Cities With The Most Post Offices On The Chopping Block

 5. Chicago – Tie For 3
> Number Of Post Offices That May Close: 14
> Population Change (1960-2010): -24.1%
> Population Density: 11,843.6 (10th greatest)
> Unemployment: 9.5%
> Home Vacancy Rate: 11.33%

While dealing with the same post-industrial woes that Detroit is, the difficulties in Chicago are nowhere near as bad. The city has had growth in some sectors, including manufacturing, and aerospace giant Boeing moved its headquarters to the region in 2001. Still, the city has a long way to go to recover from a nearly 25% population drain since 1960. The city has above-average unemployment and a vacancy rate of 11.33%, the latter of which has likely contributed to the review for possible closing of 14 post office branches. Chicago radio station WBBM reports that the postal service will replace many of the closed branches with “village post offices.” These would be located in existing businesses, and fulfill basic functions, including selling stamps.

4. Cleveland – Tie For 3
> Number Of Post Offices That May Close: 14
> Population Change (1960-2010): -54.8%
> Population Density: 5,107 (66th greatest)
> Unemployment: 9.5%
> Home Vacancy Rate: 17.54%

Six post offices were closed in Cleveland earlier this year and now up to 14 more may shut their doors. According to Victor Dubina, spokesperson for the postal service in Cleveland, quoted on, the postal service “is going through tough times and realize tough decisions have to be made to keep it viable, and the cost of services affordable.” This is especially true for a city such as Cleveland where the population has been shrinking for years. Since 1960 the city has lost over half of its population. Once a thriving manufacturing center with a sizable auto industry, Cleveland has long been on the decline.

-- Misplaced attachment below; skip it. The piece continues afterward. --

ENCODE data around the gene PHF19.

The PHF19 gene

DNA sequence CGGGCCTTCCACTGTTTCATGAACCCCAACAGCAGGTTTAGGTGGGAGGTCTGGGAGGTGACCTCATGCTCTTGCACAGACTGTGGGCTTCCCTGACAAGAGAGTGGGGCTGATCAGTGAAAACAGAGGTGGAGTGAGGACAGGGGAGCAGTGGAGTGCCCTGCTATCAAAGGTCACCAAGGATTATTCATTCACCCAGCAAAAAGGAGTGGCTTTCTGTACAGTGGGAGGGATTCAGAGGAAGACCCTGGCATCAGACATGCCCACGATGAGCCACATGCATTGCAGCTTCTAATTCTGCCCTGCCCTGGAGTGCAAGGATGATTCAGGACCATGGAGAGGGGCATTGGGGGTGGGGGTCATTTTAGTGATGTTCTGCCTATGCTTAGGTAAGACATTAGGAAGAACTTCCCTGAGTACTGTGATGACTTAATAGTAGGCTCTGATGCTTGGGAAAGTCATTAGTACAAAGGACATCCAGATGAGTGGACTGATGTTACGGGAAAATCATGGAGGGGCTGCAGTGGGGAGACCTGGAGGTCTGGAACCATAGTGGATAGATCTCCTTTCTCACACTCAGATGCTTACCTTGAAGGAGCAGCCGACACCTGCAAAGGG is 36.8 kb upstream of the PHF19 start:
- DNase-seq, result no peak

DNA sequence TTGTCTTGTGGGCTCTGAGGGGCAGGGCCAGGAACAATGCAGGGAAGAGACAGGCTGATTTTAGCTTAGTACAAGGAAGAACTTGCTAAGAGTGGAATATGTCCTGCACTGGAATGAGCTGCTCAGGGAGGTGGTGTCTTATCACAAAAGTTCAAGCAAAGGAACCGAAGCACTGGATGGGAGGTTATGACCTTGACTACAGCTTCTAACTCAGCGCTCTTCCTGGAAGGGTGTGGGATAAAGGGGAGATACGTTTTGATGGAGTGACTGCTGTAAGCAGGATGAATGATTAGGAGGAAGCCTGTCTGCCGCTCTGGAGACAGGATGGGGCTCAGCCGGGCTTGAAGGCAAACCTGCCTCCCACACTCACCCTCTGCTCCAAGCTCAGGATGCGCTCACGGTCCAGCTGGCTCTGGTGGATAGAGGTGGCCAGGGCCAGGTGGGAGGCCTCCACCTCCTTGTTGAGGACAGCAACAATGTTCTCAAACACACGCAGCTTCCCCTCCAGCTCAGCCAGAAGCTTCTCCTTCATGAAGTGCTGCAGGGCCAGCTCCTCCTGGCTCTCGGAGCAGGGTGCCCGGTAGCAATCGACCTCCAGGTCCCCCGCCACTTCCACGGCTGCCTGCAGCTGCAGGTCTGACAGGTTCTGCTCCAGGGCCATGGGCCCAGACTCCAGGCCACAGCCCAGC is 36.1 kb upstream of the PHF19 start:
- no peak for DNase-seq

3. Philadelphia – Tie For 3
> Number Of Post Offices That May Close: 14
> Population Change (1960-2010): -23.8%
> Population Density: 11,379.6 (13th greatest)
> Unemployment: 8.4%
> Home Vacancy Rate: 12%

For a large northeastern city, Philadelphia is doing relatively well. Its continued strong health care and financial services sectors have kept it from experiencing the kind of post-industrial fallout that Detroit, Chicago, and Cleveland did. Nevertheless, it suffered a population decline of 23.8%, partially because of industrial decline and partially because it is an old northeastern city. Philadelphia has a vacancy rate of 12%. It also has the 13th greatest population density, despite being the 5th largest city. The postal service is considering closing 14 separate branches in the city. One of the offices being considered was formerly owned by Benjamin Franklin.

2. Washington D.C.
> Number Of Post Offices That May Close: 19
> Population Change (1960-2010): -21.2%
> Population Density Per Square Mile: 9,864 (20th greatest)
> Unemployment: 5.7%
> Home Vacancy Rate: 9.73%

Washington D.C., home of the Post Office Department’s headquarters, is where the decisions to close many of the post offices in the country will largely be made. It will also most likely have a number of closings within its own borders. Many of these offices are located within federal government buildings, such as the U.S. Capitol and the State Department. Washington D.C. has been doing fairly well economically. The city’s unemployment and vacancy rates are both relatively low. However, D.C. has had a shrinking population for a number of years.

1. New York
> Number Of Post Offices That May Close: 34
> Population Change (1960-2010): +5.1%
> Population Density Per Square Mile: 27,016.3 (the greatest density)
> Unemployment: 8.3%
> Home Vacancy Rate: 5.92%

New York is the only city east of the Mississippi on the list with actual population growth over the past 50 years. The city is doing remarkably well. It has a home vacancy rate of just 5.9%, and unemployment is below average at 8.3%. The city is both the most populous in the country and the most densely populated. In the case of the Big Apple, the likely reason for as many as 34 proposed closures is simply a lack of need, rather than a lack of profits. Nevertheless, many are upset at the plan, especially residents of the Bronx, where 17 of the 34 branches under review are located. According to the New York Post, Bronx President Ruben Diaz said of the closings: “The Bronx cannot afford such a considerable loss of both jobs and commercial activity.”

Douglas A. McIntyre and Michael Sauter

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